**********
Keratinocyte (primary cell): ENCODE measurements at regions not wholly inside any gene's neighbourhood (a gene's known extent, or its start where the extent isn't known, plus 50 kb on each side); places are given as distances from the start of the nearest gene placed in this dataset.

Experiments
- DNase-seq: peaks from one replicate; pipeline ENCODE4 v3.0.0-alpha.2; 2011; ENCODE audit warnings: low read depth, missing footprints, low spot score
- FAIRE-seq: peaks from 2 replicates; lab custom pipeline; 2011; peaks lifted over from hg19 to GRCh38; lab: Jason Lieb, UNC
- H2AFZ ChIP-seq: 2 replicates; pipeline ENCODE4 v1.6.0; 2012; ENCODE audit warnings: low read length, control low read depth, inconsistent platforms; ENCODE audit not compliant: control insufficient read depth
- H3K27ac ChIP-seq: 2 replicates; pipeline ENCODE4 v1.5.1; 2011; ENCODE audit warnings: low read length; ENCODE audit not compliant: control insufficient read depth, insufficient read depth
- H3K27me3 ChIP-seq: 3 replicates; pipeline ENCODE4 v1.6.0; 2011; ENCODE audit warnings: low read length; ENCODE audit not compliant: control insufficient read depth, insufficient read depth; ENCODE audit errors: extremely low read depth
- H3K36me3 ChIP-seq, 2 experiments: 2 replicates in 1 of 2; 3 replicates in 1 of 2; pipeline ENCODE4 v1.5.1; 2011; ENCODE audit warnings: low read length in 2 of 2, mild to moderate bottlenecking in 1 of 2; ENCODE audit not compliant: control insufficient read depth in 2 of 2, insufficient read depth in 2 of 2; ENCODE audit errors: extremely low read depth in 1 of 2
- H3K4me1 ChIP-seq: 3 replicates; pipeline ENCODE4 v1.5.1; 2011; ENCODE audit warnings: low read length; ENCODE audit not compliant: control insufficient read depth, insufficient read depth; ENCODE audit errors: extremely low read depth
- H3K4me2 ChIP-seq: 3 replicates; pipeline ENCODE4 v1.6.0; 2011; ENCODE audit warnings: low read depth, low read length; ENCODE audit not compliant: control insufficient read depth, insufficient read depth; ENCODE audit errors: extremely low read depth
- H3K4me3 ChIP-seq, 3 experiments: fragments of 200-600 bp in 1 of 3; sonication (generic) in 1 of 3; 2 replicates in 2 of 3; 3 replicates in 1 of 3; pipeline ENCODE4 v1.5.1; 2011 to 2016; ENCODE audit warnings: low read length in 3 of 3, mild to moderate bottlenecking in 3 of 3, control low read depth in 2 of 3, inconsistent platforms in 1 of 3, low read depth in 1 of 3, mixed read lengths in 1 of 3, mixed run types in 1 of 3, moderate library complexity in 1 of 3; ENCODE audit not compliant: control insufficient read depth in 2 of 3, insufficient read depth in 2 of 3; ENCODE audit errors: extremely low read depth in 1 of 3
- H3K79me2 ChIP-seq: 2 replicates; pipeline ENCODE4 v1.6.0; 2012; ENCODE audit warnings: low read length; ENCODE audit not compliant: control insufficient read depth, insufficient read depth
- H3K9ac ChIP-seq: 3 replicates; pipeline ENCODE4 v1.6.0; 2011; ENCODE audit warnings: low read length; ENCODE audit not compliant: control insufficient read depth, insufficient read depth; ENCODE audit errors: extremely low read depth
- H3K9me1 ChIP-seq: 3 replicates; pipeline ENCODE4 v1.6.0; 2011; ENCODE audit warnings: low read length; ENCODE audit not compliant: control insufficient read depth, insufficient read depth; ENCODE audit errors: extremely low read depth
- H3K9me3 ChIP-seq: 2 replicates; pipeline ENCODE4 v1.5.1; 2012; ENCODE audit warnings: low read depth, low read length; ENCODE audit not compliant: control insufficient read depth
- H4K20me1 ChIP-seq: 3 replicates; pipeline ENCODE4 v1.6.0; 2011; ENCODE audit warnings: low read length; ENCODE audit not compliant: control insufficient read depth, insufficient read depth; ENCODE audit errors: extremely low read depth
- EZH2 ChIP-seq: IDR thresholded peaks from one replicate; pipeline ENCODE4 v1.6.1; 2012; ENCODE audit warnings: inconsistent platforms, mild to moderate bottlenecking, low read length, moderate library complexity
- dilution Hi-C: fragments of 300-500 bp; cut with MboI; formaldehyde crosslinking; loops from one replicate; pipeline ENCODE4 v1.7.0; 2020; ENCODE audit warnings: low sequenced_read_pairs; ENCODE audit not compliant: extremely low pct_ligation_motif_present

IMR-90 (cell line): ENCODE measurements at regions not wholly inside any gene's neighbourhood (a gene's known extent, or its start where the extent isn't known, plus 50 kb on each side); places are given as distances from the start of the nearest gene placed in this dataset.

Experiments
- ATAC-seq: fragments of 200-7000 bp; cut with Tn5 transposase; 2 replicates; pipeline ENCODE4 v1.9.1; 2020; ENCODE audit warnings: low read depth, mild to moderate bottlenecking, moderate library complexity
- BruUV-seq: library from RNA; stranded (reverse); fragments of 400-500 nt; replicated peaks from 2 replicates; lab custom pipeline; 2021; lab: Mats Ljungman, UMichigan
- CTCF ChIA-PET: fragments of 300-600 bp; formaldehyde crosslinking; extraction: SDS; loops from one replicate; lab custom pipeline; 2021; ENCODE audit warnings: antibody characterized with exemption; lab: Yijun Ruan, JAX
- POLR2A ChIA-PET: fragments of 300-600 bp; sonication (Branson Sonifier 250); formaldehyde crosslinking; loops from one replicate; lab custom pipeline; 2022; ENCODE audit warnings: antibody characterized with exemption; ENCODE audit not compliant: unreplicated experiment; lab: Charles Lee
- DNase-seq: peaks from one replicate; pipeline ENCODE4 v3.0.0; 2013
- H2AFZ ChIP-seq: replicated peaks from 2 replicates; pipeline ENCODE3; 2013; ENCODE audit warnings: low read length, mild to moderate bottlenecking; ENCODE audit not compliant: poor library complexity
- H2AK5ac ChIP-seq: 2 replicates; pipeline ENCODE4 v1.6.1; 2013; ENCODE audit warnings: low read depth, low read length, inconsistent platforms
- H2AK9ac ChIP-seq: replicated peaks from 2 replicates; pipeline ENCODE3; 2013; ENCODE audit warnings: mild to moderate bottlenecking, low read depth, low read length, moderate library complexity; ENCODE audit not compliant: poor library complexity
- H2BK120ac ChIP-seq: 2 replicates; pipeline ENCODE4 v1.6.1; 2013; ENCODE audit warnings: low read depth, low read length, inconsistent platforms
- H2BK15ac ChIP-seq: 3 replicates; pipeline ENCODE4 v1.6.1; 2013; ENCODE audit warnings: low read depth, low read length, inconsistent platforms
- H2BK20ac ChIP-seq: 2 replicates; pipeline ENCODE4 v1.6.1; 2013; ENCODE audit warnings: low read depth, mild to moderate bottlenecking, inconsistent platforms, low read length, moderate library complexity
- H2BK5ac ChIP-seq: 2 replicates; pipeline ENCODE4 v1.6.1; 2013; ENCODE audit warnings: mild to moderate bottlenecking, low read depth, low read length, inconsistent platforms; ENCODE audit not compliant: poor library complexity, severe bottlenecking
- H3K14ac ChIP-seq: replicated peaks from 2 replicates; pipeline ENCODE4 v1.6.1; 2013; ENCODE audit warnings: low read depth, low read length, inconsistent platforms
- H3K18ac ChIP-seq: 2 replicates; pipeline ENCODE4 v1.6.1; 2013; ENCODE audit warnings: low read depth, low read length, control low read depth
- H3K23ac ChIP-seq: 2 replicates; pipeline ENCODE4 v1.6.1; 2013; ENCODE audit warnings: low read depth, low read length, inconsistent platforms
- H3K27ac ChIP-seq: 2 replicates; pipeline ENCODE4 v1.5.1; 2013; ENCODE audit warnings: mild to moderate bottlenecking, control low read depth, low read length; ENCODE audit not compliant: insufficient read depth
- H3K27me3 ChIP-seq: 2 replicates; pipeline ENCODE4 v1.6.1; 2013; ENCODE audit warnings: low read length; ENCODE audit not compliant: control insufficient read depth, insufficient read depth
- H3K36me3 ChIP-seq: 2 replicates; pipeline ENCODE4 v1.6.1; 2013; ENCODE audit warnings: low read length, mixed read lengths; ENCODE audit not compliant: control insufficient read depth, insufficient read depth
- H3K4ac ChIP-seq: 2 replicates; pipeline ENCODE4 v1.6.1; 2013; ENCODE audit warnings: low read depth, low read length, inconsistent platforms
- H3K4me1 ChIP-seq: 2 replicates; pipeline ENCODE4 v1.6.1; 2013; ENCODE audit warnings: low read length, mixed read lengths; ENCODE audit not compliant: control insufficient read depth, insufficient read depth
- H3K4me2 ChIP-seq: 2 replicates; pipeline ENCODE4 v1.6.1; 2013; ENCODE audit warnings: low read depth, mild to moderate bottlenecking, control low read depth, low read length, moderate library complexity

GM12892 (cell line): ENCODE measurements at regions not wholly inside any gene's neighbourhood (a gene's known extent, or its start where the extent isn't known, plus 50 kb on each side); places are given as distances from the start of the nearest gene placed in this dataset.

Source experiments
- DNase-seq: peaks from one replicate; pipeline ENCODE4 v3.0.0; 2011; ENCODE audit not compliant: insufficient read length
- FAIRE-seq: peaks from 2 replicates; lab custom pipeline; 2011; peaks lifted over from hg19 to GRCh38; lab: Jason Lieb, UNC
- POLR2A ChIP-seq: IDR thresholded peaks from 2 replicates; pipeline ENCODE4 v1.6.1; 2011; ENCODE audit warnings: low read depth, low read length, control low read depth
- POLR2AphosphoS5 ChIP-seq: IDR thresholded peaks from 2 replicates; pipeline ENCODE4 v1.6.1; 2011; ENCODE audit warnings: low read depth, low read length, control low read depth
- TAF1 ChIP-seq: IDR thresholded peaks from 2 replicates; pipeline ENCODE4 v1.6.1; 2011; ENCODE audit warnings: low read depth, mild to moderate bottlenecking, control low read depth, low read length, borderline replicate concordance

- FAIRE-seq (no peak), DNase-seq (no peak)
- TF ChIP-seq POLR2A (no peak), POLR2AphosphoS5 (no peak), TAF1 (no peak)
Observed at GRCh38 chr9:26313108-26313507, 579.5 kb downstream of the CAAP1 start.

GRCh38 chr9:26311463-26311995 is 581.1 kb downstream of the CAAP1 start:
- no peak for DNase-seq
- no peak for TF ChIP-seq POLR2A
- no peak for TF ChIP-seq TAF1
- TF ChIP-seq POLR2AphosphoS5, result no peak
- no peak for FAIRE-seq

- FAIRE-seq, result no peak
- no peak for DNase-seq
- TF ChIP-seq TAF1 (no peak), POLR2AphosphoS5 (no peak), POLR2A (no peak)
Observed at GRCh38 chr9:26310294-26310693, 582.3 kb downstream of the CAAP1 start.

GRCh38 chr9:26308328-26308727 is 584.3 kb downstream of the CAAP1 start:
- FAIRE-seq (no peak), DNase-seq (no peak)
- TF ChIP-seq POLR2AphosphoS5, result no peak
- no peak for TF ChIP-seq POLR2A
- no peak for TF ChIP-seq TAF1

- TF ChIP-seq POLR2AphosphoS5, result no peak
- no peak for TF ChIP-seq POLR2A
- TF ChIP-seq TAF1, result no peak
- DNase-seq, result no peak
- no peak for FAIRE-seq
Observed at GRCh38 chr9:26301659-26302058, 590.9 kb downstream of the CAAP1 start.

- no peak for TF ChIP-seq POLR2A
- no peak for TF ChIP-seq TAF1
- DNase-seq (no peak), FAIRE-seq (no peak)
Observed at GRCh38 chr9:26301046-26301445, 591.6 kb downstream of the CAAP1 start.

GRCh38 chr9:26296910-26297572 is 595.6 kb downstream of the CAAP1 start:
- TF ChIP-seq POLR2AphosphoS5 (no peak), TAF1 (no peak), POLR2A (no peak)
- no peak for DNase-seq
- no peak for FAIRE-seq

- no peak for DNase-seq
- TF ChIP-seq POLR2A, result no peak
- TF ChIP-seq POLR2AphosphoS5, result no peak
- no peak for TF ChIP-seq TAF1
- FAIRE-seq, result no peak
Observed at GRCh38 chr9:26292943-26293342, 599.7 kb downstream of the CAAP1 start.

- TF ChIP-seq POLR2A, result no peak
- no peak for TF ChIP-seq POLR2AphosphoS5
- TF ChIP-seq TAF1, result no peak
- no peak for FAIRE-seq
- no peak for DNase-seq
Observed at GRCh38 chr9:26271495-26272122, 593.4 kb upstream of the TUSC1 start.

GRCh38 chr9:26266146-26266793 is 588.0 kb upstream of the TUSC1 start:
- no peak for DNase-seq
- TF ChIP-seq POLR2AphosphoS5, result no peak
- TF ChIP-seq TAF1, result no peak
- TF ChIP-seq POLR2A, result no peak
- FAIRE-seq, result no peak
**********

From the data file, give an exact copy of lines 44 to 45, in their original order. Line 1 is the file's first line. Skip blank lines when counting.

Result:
- DNase-seq: peaks from one replicate; pipeline ENCODE4 v3.0.0; 2011; ENCODE audit not compliant: insufficient read length
- FAIRE-seq: peaks from 2 replicates; lab custom pipeline; 2011; peaks lifted over from hg19 to GRCh38; lab: Jason Lieb, UNC